Sweden: Government Drops Gender Quota Proposal for Corporate Boards

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By Marcus Hoy

The Swedish government has dropped a proposal (2016:32) that would have imposed mandatory gender quotas for the boards of major companies. In a Jan. 18 statement, the committee charged with drafting the proposal said that it had not gained sufficient support in parliament and alternative measures aimed at encouraging voluntary gender quotas will now be investigated.

First published in September 2016, the proposal would have forced approximately 280 listed companies and 50 state-owned companies to ensure that at least 40 percent of their board members were female. The makeup of employee representatives on company boards would have been subject to similar quotas. Companies not achieving the requirement by 2019 would have faced annual fines of up to 5 million kroner ($556,000). The plan had originally been supported by the minority center-left government and Sweden's Confederation of Trade Unions (LO) but opposed by industry groups headed by the Confederation of Swedish Industry (SN).

On Jan. 18, the Parliamentary Committee on Civil Affairs published a report confirming that the proposed law would not be presented to parliament. While the gender makeup of listed companies' boards was “unsatisfactory,” the committee said in a statement, gender diversity “should not be promoted through binding legislation.”

Lack of Support

On Jan. 12, the SN issued a statement in anticipation of the committee's findings. The proposal was “completely unnecessary,” according to the confederation, because the proportion of women on listed companies' boards has been “increasing rapidly” in recent years and stood at over 30 percent in 2016 compared with 22 percent in 2010. The proportion of women in other senior positions is also increasing, SN said.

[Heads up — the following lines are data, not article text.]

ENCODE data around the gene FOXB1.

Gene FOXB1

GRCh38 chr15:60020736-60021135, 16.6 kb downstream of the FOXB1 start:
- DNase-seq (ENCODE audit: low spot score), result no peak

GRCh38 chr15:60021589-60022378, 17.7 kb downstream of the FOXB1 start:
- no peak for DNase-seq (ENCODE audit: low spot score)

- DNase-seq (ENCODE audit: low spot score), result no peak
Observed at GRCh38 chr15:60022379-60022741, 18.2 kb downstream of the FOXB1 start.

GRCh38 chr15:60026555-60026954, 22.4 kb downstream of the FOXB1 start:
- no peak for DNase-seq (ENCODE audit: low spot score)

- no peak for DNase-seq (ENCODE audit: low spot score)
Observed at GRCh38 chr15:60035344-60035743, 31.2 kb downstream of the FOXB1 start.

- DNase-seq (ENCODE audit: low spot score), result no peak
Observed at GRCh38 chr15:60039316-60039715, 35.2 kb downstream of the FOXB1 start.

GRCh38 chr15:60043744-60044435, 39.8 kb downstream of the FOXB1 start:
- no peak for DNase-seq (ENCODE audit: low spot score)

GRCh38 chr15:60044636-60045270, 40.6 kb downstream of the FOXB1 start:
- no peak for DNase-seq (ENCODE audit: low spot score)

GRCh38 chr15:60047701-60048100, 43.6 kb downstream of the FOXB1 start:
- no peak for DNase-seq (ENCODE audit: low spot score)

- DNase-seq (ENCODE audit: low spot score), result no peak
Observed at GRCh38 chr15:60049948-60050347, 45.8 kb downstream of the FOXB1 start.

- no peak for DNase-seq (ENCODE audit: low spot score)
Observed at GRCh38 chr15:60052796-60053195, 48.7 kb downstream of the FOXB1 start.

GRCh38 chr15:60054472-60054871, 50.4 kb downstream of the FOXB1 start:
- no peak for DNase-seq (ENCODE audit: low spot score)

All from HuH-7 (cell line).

“When it became clear it didn't have a majority, the government decided not to move forward with the proposal,” SN spokesman Peter Isling told Bloomberg BNA Jan. 19. “We welcome this decision. There is now a stable political majority against quotas, and I guess that this majority will hold for a while. As a result, we believe that new initiatives and proposals concerning quotas are less probable.”

“It is now clear that this bill will not be implemented,” LO economist Torbjorn Hallo told Bloomberg BNA in a Jan. 19 statement. “What this means for the concept of gender quotas in the future is very difficult to answer. It's important to distinguish between quotas based on gender and quotas based on other factors. LO supports quotas based on gender and supported this specific proposal.”

To contact the reporter on this story: Marcus Hoy in Copenhagen at correspondents@bna.com

To contact the editor responsible for this story: Rick Vollmar at rvollmar@bna.com

For More Information

The committee's statement, which includes a link to the report, is available here, the SN statement here, both in Swedish.

For more information on Swedish HR law and regulation, see the Sweden primer.

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